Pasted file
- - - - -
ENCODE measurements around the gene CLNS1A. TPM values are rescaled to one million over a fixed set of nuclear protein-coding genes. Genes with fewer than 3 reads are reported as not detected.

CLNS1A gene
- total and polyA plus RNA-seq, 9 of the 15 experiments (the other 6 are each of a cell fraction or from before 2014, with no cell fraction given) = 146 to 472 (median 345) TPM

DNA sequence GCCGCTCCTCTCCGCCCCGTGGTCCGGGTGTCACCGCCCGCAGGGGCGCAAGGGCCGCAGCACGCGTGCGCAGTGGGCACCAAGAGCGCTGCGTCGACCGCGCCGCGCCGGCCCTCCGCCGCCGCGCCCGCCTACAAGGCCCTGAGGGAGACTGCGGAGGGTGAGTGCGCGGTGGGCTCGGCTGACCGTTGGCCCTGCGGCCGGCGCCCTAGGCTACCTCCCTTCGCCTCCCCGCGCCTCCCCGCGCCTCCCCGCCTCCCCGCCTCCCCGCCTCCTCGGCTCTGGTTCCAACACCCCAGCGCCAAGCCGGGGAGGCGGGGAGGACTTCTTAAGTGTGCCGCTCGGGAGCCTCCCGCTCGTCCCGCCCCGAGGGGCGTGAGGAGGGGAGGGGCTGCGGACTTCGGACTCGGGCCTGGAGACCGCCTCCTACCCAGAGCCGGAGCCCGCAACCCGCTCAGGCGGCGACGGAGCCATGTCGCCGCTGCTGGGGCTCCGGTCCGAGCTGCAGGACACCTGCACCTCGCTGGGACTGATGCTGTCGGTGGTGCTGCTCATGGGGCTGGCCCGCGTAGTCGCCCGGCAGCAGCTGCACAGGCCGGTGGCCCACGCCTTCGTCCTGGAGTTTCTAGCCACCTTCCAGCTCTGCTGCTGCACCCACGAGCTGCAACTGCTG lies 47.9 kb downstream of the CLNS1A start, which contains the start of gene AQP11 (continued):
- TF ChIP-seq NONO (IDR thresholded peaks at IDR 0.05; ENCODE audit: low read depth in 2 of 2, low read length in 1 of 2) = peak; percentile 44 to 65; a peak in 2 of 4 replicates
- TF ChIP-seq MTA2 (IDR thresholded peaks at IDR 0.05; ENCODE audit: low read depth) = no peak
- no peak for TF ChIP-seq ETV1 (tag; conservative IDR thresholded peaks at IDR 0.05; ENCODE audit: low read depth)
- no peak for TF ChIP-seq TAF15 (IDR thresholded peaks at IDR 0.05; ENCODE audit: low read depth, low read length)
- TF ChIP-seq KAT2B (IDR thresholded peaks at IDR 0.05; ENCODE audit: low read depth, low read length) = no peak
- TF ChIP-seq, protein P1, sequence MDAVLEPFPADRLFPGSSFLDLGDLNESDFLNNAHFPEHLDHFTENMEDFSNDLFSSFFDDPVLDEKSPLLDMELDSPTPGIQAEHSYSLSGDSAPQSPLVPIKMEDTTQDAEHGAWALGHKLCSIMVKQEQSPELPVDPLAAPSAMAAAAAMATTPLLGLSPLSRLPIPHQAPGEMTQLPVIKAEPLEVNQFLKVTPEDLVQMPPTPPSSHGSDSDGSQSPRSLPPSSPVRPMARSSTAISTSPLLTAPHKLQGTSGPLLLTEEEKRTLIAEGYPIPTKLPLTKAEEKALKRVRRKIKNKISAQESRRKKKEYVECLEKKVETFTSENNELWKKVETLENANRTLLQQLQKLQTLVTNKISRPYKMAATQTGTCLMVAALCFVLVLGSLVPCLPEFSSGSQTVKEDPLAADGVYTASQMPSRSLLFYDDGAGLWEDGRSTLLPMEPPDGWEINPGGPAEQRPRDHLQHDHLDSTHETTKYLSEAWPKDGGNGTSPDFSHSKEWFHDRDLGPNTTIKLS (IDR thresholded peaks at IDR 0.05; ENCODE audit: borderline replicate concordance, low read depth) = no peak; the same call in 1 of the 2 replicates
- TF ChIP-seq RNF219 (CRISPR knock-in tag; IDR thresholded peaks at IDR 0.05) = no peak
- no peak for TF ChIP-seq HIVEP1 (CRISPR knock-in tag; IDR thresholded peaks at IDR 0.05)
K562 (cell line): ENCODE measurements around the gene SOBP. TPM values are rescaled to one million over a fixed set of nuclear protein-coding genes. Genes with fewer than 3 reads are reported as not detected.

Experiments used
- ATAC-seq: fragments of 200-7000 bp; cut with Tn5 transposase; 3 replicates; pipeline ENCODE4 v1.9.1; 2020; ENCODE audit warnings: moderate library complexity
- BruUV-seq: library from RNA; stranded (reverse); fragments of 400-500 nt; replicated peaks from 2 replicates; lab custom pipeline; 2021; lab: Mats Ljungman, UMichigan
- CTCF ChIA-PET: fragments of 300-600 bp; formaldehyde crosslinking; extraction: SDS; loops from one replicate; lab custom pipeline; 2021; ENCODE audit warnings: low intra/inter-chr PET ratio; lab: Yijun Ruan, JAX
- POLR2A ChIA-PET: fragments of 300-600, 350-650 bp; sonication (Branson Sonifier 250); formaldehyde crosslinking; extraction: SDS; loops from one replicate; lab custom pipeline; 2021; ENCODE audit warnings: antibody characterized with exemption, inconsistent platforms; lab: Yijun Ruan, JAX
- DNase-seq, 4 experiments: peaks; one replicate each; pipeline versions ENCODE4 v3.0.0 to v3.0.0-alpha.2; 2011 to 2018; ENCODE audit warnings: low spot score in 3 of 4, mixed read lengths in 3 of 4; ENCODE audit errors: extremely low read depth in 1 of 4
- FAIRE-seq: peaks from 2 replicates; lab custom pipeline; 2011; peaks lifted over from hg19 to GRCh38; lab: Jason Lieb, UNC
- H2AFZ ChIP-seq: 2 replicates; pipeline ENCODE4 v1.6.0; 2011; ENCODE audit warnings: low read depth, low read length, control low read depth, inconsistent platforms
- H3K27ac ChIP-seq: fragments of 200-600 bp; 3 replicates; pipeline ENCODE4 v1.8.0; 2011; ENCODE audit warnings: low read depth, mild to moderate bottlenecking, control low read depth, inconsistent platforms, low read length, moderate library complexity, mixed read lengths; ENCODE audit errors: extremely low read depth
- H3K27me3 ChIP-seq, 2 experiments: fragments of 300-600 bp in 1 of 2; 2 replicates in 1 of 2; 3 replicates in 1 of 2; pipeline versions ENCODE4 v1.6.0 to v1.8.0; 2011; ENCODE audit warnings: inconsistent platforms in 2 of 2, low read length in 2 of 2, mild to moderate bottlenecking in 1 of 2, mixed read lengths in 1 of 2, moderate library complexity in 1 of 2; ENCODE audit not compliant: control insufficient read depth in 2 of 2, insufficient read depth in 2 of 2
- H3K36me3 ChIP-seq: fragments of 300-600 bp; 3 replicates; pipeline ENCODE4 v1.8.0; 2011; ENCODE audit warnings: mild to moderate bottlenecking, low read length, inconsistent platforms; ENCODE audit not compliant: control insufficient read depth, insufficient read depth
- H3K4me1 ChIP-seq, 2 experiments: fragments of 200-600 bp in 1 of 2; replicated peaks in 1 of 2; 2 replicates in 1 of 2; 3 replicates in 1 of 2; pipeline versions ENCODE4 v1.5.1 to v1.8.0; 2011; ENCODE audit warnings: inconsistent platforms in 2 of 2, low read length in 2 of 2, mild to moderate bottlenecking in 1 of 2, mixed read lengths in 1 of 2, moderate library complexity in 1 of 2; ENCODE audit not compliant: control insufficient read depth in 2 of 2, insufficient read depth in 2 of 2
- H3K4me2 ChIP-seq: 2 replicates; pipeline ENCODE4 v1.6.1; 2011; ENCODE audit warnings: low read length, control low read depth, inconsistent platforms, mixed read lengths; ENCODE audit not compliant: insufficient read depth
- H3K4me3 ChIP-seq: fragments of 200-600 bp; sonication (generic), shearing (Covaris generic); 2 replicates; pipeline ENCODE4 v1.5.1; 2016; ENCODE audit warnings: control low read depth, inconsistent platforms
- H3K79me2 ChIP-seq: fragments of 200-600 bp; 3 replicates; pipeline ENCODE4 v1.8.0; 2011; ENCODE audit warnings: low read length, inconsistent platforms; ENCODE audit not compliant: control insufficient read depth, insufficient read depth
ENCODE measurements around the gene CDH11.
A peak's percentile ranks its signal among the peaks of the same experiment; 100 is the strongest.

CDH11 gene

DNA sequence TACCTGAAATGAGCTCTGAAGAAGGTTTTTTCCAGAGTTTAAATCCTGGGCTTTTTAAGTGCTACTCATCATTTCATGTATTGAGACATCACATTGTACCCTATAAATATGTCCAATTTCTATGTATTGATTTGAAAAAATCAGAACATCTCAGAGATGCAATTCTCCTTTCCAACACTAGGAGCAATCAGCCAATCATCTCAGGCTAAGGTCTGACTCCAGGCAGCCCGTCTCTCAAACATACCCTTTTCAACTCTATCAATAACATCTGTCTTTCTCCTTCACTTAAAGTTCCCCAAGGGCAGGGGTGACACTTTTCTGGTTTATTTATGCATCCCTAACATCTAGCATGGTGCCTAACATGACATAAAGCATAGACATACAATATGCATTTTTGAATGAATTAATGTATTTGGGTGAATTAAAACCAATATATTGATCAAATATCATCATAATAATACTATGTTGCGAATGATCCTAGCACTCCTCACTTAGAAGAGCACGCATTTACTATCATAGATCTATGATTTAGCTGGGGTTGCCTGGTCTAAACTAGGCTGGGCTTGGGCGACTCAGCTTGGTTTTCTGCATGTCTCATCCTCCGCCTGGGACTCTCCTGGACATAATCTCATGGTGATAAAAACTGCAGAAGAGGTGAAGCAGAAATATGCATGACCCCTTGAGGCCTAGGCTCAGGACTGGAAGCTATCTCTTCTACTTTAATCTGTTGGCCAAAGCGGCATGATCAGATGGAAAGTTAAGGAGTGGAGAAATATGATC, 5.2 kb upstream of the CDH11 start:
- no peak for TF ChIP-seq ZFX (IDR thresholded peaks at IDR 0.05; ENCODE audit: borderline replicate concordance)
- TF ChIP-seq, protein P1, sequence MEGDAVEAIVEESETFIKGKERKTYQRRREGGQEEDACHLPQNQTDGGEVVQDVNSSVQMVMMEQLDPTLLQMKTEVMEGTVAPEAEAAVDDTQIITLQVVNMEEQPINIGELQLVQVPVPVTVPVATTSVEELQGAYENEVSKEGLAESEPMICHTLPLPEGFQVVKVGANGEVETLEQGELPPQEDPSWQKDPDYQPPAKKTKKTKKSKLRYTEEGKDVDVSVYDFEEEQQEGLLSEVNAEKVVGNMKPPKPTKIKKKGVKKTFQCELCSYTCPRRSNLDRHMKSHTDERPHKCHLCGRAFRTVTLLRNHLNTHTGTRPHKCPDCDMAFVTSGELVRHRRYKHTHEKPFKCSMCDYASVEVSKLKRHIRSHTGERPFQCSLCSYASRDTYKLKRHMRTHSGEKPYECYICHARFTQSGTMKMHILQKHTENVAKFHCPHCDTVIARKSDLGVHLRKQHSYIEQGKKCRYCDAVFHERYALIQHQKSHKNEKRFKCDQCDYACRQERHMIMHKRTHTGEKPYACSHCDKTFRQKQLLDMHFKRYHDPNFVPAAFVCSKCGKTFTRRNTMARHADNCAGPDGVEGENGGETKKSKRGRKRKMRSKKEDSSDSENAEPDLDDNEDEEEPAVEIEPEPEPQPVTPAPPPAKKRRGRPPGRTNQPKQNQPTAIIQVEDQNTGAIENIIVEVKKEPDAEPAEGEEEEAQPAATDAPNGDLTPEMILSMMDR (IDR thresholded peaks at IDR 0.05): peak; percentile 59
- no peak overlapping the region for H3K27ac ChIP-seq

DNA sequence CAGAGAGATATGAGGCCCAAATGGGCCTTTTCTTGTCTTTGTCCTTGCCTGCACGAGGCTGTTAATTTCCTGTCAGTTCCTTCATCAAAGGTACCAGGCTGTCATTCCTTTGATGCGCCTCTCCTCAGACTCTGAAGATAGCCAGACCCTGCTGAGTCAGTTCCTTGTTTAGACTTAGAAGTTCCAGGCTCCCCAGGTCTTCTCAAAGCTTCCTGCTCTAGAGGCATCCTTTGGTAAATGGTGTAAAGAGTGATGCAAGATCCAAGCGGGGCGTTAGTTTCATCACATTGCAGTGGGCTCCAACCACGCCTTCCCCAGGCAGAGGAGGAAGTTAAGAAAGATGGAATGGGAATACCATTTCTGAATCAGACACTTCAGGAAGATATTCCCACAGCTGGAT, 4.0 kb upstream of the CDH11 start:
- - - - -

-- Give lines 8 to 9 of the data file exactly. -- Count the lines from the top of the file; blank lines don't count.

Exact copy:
- no peak for TF ChIP-seq TAF15 (IDR thresholded peaks at IDR 0.05; ENCODE audit: low read depth, low read length)
- TF ChIP-seq KAT2B (IDR thresholded peaks at IDR 0.05; ENCODE audit: low read depth, low read length) = no peak